- Remote control: If you have high ceilings, a remote control is the obvious choice. Wall-mounted remotes are handy because you can’t misplace them. If your fan doesn’t come with a remote, you can always purchase one separately.
- Smart ceiling fans: Speed and light settings are controlled by an app on your smartphone or device.
Most ceiling fans come with a light kit, but if you’re installing in an area with ample natural light or lighting already installed, it’s perfectly fine to go with a non-light option. If you’d like one with lights, the next thing you need to decide is lighting output:
- LED bulbs: Highly energy-efficient option with an average lifespan of 50,000 hours. Bulbs can be replaced easily to change the style or color temperature.
- Integrated LED light kit: LED bulbs are built directly into the fan and last a decade or longer.
Say goodbye to your squeaky old fan and hello to a peaceful sleep. Be sure to double-check the room’s dimensions and select a fan with a hugger mount, which secures flush to the wall to prevent wobbling and shaking. Don’t sweat it if your room has ceilings that are too high for a hugger mount. Using a downrod that’s the right length will keep extra noise to a minimum.
Circling back to AC/DC, DC motors are quieter than AC motors. So, when you invest in a ceiling fan with a DC motor, you’ve got a better chance of getting a silent fan.
Outdoor fans are ideal for cooling down your porch, patio, or sunroom. Plus, it can perform double duty by illuminating the space if you go with a lighted option. It’s important to consider your environment when purchasing an outdoor ceiling fan. Do you have a lot of rain during certain seasons? What about humidity? Snow and ice can have an effect on how your ceiling fan functions. Outdoor fans are made of sturdy materials, typically metal, to prevent moisture damage and warping caused by harsh outdoor elements.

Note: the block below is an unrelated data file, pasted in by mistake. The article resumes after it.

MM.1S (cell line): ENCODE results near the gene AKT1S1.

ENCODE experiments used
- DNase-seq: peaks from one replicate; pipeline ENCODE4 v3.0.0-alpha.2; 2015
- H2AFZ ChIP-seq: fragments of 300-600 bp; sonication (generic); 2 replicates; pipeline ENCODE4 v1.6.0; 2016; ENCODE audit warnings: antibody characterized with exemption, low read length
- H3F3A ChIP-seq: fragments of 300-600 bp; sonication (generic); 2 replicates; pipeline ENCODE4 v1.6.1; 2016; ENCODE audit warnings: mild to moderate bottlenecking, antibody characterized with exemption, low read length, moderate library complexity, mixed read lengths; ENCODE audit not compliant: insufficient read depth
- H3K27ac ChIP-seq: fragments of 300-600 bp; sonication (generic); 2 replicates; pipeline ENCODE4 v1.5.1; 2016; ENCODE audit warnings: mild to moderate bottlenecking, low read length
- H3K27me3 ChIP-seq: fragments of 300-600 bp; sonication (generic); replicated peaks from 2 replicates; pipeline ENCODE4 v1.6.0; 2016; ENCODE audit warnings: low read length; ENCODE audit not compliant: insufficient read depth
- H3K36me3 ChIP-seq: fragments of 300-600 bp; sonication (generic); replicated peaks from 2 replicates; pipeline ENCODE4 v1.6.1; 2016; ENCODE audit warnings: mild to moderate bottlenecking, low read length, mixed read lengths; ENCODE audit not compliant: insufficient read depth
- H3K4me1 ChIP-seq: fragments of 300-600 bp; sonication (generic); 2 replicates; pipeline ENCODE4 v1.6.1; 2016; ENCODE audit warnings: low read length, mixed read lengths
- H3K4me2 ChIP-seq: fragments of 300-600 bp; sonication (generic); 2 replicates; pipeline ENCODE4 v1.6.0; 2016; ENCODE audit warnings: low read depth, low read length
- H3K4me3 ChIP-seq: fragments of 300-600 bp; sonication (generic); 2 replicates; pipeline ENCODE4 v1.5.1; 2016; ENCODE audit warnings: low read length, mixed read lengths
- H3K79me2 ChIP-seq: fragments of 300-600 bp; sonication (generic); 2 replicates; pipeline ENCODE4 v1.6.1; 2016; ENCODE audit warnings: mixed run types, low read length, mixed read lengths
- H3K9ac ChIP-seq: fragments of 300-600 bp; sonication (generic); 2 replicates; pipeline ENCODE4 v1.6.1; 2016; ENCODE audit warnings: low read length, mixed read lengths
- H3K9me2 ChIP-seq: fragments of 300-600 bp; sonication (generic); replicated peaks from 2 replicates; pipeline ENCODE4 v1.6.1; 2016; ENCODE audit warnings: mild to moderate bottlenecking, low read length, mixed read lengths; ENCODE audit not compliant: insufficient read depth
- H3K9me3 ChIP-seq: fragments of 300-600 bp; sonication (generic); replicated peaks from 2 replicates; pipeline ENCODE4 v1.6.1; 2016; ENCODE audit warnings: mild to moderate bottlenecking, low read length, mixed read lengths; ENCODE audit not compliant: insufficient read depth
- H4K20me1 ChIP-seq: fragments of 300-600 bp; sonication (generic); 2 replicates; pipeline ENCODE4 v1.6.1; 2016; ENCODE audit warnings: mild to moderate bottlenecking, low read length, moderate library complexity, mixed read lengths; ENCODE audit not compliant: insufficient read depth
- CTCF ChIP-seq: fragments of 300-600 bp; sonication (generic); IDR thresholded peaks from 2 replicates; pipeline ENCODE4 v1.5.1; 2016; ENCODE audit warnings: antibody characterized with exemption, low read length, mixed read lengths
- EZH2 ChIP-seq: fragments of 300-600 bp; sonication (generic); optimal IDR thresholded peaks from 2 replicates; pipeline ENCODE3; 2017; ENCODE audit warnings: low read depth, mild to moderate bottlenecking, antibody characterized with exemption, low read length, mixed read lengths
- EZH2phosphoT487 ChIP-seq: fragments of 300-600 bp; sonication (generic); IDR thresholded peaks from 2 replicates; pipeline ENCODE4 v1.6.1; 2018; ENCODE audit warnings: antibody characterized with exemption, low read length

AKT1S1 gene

Damp-rated ceiling fans are meant for sheltered areas that indirectly experience moisture.
Wet-rated ceiling fans are made to uphold battle in rough weather conditions. Never hang an indoor fan outside- damage to the fan and your home can ensue.
Let’s face it: Fans are heavy! They’re also tricky to wire, which is why you should always hire a licensed electrician to install them for you. Make super-duper sure that your ceiling is strong enough to support the fan in the location you’ve selected to have it attached. You need to make sure there is blocking in the installation location that can support the fan; if you’re unsure, ask your electrician. Have all the parts handy from the box your fan came in so your electrician can work their magic with ease.
What if it wobbles? It’s only natural after some time that your fan’s placement may come a bit loose. This happens when the blades become unbalanced, causing uneven spinning and strange sounds, but you can fix this!
Turn off the fan, wait for a complete stop, and clean away any dust buildup. At the same time, check for any loose blades, brackets, or mounting hardware and tighten them up. Then, turn it back on and see if that helped. If not, use the fan balancing kit included with your fixture. This involves attaching the balancing clip to a blade one at a time and turning the fan on and off after each one until you’ve found the problem blade. Then, move the clip up and down the blade and use the weight included in the kit to balance the blade. You can use this for any other blade as needed.
A Few Styles We ‘Fan’cy
And there you have it, folks, the do’s and don’ts, the ins and outs, the ups and downs of ceiling fans. Betcha learned more than you thought there was to know about these puppies! Now go, circulate that knowledge, and get yourself some air!
There’s always more style to be had with DezignSpace! You should pop on over to the Store and check out a curated selection of gorgeous goodies we know you’ll LOVE!